The War of the Roses
This is only a brief description of the war and if you want to know more get a good book from the library,search the Internet or visi
t BARNET MUSEUM. We hope you enjoy and realise just how important THE BATTLE of BARNET was in history.

In order to understand the importance of THE BATTLE of BARNET it is equally important to understand why and how the War of the Roses happened, with all the intrigue and treachery that had Englishmen fighting Englishmen for over thirty years, from 1455 to 1487. It was a power struggle between the two most powerful families in England.
            
The symbol of the York family was a white rose and a red rose for the Lancaster Family.
This popular English flower would show which side your loyalties lay, although the term “The War of the Roses” would not be used until writers such as WILLIAM SHAKESPEARE wrote about it many years after the battles that took place all over England to decide who would be king.

To know more about the reasons why such a bloody civil war would last so long it might be helpful to learn more about the main players. None of this would have happened if the Plantagenet KING EDWARD III (born 1312) had not married PHILIPPA of HAINAULT of Belgium, (born 1311).
This marriage lasted for 41 years until the queens death of the plague in 1369
KING EDWARD III was born in Windsor Castle on 13th November 1312.
He was the son of EDWARD II and ascended to the throne in 1327 at the age of 14, reigning for 50 years. He married PHILIPPA in 1328 when he was 16 and she was only 14.
          
    
This was an arranged marriage, and she bore him thirteen children. Of these, five were sons who lived into adulthood, and their rivalry would eventually bring about the long-running civil wars known as the Wars of the Roses.
The Children were:
Edward Plantagenet (The Black Prince) 15th June 1330
Isabel Plantagenet 16th June 1332
Joan Plantagenet 1335
William Plantagenet 1336
Lionel of Antwerp, Duke of Clarence 29th November 1338
John of Gaunt, 1st Duke of Lancaster 24th June 1340
Edmund of Langley, 1st Duke of York 5th June 1341
Blanche Plantagenet Born & died: March 1342
Mary Plantagenet 10th October 1344
Margaret Plantagenet 20th July 1346
Thomas Plantagenet Unknown birth
William Plantagenet June 1348
Thomas of Woodstock, 1st Duke of Gloucester 7th January 1355

Even though he was married and the father of many children, Edward was always dominated by his mother ISABELLA (1296–1358).

She,and her lover Roger Mortimer, despised her husband and,were thought to be responsible for cruelly murdering his father Edward II at Berkeley Castle in 1327.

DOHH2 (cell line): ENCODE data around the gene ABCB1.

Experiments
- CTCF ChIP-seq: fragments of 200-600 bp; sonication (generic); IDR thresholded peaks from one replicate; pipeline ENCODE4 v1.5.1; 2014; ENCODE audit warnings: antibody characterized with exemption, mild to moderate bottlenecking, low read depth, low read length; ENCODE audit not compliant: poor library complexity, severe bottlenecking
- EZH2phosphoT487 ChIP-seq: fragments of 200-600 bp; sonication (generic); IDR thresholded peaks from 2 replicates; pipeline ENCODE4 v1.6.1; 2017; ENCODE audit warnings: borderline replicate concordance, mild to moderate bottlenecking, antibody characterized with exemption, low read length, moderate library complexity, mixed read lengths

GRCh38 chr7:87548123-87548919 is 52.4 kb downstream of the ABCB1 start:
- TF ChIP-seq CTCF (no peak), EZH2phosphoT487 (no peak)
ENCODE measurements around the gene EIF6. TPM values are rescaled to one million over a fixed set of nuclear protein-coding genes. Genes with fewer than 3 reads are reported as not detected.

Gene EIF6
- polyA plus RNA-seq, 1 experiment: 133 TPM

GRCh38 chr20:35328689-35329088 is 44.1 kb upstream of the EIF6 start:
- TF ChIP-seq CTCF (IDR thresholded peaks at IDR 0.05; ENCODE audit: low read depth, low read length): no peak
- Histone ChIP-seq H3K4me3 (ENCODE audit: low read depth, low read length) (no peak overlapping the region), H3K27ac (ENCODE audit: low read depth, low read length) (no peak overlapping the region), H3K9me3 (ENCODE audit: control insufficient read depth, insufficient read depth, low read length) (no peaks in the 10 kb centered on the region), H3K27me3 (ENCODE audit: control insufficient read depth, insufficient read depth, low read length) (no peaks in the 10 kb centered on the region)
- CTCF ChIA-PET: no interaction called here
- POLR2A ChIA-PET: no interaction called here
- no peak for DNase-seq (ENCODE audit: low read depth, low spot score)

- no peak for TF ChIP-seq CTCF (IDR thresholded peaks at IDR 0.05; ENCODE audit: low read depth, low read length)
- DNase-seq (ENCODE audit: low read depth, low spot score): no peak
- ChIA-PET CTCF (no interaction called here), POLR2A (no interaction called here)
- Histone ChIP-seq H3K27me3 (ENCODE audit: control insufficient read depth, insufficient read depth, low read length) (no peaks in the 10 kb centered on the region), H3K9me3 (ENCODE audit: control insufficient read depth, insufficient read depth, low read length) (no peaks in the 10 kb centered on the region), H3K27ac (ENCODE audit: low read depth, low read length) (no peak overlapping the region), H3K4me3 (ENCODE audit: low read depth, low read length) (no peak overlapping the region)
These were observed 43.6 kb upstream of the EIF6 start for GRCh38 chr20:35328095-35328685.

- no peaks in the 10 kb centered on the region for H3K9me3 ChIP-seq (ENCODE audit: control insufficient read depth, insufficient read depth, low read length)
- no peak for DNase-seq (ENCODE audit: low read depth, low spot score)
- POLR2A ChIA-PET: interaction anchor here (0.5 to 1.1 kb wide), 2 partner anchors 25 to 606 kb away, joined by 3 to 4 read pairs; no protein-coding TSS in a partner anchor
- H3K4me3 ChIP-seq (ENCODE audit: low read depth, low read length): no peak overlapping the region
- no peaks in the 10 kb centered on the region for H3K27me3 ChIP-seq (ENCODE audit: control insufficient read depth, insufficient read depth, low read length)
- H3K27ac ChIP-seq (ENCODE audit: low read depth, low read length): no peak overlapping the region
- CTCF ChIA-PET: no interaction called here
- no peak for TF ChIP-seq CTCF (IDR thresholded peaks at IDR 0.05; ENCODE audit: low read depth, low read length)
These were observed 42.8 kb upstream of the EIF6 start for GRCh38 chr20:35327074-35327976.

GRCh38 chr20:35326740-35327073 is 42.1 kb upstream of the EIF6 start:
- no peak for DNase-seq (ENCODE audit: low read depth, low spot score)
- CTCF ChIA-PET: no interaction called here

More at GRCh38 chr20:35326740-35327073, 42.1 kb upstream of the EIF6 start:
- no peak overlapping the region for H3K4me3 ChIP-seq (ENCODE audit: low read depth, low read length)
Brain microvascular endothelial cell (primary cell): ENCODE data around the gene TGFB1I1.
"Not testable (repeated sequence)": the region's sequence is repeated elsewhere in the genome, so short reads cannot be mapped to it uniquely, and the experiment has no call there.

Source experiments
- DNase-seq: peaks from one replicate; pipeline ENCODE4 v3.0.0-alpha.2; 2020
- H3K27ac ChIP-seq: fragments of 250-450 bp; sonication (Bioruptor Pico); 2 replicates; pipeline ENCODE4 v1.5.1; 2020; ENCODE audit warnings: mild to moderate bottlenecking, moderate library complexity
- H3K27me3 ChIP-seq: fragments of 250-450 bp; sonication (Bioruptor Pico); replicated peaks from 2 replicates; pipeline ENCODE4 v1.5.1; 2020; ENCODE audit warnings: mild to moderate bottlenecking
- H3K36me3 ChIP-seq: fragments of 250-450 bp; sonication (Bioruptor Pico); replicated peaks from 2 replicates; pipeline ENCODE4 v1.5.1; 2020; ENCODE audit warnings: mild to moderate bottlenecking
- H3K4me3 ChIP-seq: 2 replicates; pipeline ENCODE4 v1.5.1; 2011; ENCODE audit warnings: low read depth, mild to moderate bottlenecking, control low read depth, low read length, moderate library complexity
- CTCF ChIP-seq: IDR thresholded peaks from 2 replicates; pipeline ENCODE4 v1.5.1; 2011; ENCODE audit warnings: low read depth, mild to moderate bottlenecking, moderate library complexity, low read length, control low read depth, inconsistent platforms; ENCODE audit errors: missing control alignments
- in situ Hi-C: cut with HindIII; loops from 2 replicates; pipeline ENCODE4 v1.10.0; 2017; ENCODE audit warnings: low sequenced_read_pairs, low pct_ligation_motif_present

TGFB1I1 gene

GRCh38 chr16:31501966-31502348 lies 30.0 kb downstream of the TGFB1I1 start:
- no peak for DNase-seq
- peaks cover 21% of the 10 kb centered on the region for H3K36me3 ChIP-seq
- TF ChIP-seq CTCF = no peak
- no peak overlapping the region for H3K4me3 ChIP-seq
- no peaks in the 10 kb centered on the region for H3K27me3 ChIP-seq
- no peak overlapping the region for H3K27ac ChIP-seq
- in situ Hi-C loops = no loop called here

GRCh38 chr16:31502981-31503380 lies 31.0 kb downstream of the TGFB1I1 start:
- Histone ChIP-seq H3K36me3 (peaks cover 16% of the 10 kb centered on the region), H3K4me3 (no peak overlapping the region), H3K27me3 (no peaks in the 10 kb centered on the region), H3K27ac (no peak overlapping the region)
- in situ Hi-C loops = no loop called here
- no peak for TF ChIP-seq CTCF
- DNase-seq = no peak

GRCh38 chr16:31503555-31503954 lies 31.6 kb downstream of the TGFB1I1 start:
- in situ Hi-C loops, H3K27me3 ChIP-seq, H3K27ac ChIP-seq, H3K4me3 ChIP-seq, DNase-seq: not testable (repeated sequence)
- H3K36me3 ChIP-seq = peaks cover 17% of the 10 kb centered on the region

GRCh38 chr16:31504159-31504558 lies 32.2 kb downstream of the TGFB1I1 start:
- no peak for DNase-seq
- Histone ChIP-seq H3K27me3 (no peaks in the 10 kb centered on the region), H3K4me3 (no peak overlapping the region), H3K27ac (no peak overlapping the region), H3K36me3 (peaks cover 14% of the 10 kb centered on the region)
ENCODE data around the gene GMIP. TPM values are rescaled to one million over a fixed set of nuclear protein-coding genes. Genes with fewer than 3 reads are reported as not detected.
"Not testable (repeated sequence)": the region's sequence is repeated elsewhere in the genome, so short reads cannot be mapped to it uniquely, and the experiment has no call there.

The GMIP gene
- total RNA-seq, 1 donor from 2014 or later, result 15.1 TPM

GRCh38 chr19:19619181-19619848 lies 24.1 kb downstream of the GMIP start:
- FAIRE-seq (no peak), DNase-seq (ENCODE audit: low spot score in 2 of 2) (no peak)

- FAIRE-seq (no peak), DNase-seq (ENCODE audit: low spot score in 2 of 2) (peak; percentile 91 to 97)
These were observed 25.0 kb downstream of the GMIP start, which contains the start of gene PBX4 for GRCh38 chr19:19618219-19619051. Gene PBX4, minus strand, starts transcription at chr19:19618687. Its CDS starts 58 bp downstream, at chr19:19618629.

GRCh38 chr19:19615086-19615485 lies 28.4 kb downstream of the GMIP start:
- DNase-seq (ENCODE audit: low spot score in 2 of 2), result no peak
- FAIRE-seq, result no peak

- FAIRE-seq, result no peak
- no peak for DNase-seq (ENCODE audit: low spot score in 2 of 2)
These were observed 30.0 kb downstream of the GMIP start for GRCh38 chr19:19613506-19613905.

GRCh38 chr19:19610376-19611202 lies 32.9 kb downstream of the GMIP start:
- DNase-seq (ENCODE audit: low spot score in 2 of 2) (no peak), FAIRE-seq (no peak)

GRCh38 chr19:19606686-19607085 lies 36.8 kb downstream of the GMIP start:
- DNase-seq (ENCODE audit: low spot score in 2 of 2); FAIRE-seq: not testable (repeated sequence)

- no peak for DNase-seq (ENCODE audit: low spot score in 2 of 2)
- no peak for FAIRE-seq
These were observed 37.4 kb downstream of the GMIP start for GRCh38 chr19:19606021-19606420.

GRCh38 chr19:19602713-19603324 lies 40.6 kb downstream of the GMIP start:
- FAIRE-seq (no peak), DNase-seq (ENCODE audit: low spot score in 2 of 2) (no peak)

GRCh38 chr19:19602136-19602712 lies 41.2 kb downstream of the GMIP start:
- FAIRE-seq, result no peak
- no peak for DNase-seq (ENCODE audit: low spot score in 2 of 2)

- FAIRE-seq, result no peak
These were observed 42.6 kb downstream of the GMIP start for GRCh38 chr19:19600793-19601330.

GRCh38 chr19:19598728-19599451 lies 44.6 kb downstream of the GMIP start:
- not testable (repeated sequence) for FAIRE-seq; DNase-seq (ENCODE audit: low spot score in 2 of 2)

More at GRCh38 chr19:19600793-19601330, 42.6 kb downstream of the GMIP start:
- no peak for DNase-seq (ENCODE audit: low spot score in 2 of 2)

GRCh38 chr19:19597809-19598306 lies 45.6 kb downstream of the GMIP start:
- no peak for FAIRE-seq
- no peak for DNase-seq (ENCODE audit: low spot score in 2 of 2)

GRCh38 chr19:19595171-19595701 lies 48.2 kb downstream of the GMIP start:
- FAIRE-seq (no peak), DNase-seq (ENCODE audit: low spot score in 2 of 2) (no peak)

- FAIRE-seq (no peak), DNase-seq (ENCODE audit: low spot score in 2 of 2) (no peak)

In October 1330 Mortimer was arrested at Nottingham and sentenced to death. He was executed at Tyburn in London and Isabella was exiled from court.

On the death of his father, EDWARD III was quickly crowned king of England, although it would take a few years for him to gain complete control of his kingdom.
The hundred-year war with France, (in fact it lasted 116 years from 1337 until 1453), took up the largest part of Edward's reign. also the Black Death swept across England and northern Europe throughout 1348-1350, removing nearly half the population
.

Edward's son, also Edward, won fame in battle as THE BLACK PRINCE. Some say he was called this because of the colour of his armour while others thought it was because of his bad temper.

Domestically, England saw many changes during Edward's reign. Parliament was divided into two Houses, the Lords and the Commons, and they met regularly to finance the war. Treason was defined by law for the first time (in 1352), the office of Justice of the Peace was created (in 1361) and English officially replaced French as the national language (in 1362). Philippa died in 1369 and in the last years of Edward's reign he was once again dominated by a woman.

This time it was by his mistress, Alice Perrers. Alice preferred one of Edward's other sons, JOHN OF GAUNT over the Black Prince, which caused political conflicts in Edward's last years.

In 1374 (five years after Blanche's death), John ordered that effigies be made of himself and his late wife. Twenty-five years later, he and Blanche were buried side by side in St. Paul's Cathedral. This Duke of Lancaster would be related to 3 English Kings and the Red Rose would be their war cry.

EDMUND of LANGLEY was called "of Langley" because of his his birthplace at the Royal Palace of Kings Langley in Hertfordshire. He was the fifth son of King Edward III, and he too was a soldier who fought against the French.

In 1372, Edmund married the Princess Isabel of Castile, the youngest daughter of King Pedro "the Cruel".
In 1385 he was created Duke of York and when Richard II went to Ireland in 1394, the Duke was appointed guardian of the realm in his absence. When the House of Lancaster ruled the country he retired from court to his palace in Langley, where he died on the 1st August 1402.
This Duke of York would also be related to 3 English Kings and the White Rose would be their war cry.
Both brothers ended up on different sides, but it was to be the sudden death of King Edwards first born son that would split a family and start a war.